You can keep complaining or you can do something. I am not asking you to feel sorry for anyone, I am not asking you to rear other people children. I am asking you to engage, yes your family comes first, but wouldn't your family benenfit by your efforts to help make their neighborhood better.

It's easy to stand in judgment of others, it's easy to assume that everyone you see is a welfare queen or drug dealer and then cask aspersions against them. It's harder to introduce yourself, to try to get to know your neighbors, to connect.

In the coming months more community bonding will take place not less. I hope you change your tune, but the neighborhood will improve either way.

It's time you made a decision, do you want to be on the positive arc of change that will make life better for us all, or do you want to hold on to your righteous indignation. I am sure you saw what you saw, I am sure you're justified, in your mind. But before you try to speak out about a community try to speak with the community. The is a PSA meeting Saturday At Joe Cole Rec Center. There was a Trinidad Neighborhood Association meeting last Tuesday (always the 2nd Tuesday of the Month). Monday there's a Friends of Joe Cole meeting Monday, and a a Friends of Trinidad Rec Center meeting Tuesday. There are several on going projects to get involved with to make things better.

Get involved. Give a damn.

-Robby

Anonymous said...

Clear headed said:

Just say Hope and Change over and over again and magical things will happen.

Anonymous said...

Anon from Bangladesh still has a valid point - it's frustrating to live in a neighborhood where a significant number of residents act without regard to basic civil norms (not littering, noise, illegitimate children, etc.) because their actions exert such a disproportionate influence on everyone else.

It's laudable that there are folks that are actively engaged in trying to better the community through civic groups and they are much appreciated, but it's reasonable to also to simply want to quietly enjoy your own home without having to spend all your spare time trying to clean up the messes other people create.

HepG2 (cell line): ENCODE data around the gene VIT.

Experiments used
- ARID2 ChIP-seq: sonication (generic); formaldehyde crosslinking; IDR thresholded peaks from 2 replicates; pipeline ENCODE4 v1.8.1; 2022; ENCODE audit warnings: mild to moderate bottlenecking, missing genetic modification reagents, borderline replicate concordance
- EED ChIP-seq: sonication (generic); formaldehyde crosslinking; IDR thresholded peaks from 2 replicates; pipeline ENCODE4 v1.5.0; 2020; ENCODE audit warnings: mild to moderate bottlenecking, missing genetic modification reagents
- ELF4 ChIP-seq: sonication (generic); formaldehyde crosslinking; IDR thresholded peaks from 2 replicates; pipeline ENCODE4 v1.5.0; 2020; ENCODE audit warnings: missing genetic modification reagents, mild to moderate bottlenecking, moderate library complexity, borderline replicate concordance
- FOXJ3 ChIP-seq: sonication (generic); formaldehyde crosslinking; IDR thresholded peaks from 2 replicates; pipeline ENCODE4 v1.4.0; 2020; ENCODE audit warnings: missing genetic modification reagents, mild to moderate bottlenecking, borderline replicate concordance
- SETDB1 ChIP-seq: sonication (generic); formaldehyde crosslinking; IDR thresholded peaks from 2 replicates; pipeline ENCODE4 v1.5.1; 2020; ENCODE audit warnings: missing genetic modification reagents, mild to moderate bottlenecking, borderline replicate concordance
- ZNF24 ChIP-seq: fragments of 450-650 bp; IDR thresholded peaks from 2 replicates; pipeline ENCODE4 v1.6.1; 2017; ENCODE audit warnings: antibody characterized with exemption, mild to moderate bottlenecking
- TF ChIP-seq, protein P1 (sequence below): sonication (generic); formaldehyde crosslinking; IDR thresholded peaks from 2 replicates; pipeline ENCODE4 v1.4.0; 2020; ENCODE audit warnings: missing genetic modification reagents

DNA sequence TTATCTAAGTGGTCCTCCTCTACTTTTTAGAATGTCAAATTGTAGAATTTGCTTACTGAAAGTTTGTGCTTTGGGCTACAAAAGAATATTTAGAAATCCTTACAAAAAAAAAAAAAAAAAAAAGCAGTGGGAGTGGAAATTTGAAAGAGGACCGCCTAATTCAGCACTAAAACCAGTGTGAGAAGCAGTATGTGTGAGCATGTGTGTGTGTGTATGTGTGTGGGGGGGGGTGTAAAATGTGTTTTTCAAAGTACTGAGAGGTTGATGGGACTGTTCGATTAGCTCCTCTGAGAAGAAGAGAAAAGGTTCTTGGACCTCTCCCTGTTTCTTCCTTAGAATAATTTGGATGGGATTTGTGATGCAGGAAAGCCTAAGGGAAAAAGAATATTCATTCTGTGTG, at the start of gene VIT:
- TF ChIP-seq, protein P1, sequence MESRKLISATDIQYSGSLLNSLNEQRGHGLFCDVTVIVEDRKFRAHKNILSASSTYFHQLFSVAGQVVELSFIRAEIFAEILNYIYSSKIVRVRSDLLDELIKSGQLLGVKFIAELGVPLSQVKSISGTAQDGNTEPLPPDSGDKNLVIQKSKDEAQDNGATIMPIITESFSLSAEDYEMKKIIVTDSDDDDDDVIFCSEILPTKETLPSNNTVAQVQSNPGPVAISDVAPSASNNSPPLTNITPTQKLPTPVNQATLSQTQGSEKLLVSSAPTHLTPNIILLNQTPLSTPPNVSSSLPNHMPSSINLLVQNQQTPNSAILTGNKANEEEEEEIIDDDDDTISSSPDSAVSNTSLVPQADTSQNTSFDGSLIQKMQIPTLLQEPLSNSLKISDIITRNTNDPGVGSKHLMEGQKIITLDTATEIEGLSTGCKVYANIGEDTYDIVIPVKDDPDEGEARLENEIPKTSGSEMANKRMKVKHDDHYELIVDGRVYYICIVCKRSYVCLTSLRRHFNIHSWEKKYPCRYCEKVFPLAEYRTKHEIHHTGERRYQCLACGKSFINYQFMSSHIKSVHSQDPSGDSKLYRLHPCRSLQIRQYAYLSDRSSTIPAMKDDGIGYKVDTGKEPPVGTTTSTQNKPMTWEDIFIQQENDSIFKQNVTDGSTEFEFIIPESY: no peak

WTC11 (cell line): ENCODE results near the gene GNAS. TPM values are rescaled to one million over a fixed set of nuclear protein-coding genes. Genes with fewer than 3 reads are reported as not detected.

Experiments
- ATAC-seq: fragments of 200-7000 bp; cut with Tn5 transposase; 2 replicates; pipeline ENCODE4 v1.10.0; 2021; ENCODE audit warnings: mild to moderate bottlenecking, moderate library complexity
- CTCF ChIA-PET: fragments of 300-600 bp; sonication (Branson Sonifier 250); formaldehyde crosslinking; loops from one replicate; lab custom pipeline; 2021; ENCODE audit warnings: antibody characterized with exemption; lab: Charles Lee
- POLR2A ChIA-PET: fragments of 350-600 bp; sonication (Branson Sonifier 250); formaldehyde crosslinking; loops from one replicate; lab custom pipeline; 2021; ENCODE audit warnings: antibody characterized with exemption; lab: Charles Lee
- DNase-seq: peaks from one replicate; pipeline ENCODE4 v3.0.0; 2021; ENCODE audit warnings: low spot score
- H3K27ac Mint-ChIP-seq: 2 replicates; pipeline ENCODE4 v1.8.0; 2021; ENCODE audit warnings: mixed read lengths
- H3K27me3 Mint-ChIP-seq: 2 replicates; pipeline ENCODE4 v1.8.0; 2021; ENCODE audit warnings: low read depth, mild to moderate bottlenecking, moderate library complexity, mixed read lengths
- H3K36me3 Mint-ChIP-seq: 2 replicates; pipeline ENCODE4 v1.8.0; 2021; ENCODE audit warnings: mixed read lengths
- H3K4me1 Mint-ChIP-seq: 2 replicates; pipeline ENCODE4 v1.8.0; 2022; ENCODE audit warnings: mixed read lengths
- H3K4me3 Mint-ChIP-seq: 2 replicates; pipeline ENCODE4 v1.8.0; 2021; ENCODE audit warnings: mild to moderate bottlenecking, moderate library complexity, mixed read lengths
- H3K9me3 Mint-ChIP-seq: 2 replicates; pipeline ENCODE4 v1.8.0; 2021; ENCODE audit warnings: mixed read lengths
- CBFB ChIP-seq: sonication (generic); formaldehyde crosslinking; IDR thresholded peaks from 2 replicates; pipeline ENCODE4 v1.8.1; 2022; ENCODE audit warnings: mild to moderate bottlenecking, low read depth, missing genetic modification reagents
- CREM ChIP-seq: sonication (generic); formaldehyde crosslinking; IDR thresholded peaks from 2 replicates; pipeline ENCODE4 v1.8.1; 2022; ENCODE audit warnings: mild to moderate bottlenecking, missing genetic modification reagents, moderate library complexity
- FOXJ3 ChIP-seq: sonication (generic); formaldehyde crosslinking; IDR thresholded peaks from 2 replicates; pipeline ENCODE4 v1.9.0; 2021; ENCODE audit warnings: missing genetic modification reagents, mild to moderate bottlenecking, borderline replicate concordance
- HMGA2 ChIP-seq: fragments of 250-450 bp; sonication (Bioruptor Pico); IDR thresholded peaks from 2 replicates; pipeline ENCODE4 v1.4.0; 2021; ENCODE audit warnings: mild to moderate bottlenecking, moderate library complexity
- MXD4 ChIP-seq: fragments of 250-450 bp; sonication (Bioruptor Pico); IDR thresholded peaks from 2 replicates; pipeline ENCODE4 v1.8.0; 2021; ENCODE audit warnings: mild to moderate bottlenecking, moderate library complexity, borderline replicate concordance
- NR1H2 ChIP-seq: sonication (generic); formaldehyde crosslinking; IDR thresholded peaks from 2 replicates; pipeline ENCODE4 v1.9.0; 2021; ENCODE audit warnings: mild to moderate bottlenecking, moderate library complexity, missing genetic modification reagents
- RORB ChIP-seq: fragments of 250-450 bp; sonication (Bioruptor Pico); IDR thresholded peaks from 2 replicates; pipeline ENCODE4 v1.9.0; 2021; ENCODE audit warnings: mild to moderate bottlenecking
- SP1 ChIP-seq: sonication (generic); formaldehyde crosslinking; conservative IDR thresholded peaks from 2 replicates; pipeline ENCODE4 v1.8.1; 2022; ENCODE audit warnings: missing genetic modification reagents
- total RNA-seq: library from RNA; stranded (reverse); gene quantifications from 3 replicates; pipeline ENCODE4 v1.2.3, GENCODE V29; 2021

Anonymous said...

I started by saying SOME and not MOST of people in Trinidad make it unbearable for all. I’d say 99% of the people in Trinidad are decent, hard-working people who have earned what they have in life. It’s not my place to judge my neighbors who have lived in the house they have owned since 1974. They are extremely hard-working and kind people, but their son and grandsons are a different story. The problem is with the 1% in our neighborhood.
When my neighbors are no longer around and their son (who is in his 30’s) is left to smoke weed on the porch and have enlightened conversations with ten of his friends at deafening volumes (the best lines I’ve ever heard during one of these wonderful orations: “Y’all don’t know shit, son. Abraham Lincoln was black. You ever seen his hat? Don’t no white man dress the way he did. You all need to get some education for real!”), or when his sons (two in their mid-teens, one of whom once mistook my wife for his PO) are doing the same thing with their friends, how much hope and change can I expect?
If you’re implying I’m ignorant or na├»ve enough to think that all people born and raised here are on welfare or drug dealers, you’re just like every other person that goes around judging me and everyone else who is newer to the area. If you’re trying to bait me into a race discussion, lets not go there. If you think its hard being black in America, trying being poor and/or Muslim in post-9/11 America regardless of race. During junior high school I saw enough Sheikh get the shit beat out of them by black kids because they treated pulling their turbans off like a sport. When it comes to racism, there’s enough for everyone to take a slice of the pie. If I wasn’t 85% sure I’d get shot, my reaction to my wife getting asked “Is you red dot or feather?” (obviously referring to her race and without the lewd gestures that followed) would be to do like in the old neighborhood and get the tire iron out of the trunk.
I was under the impression that America was a country where personal freedom and choice were a right. I exercise my right to give a damn: I give a damn about myself and my family. I don’t give a damn about “the community” because it’s not my duty to do so. Trinidad is not a kibbutz where the success of all will lead to the success of the individual. Why is it that I have to “get involved” in order to enjoy my neighborhood? I paid a lot of money for my house, and I pay a lot of money in taxes, what more do I have to do? I didn’t know that because I purchased a home here that I had to go community meetings and plant trees in order to live a good life.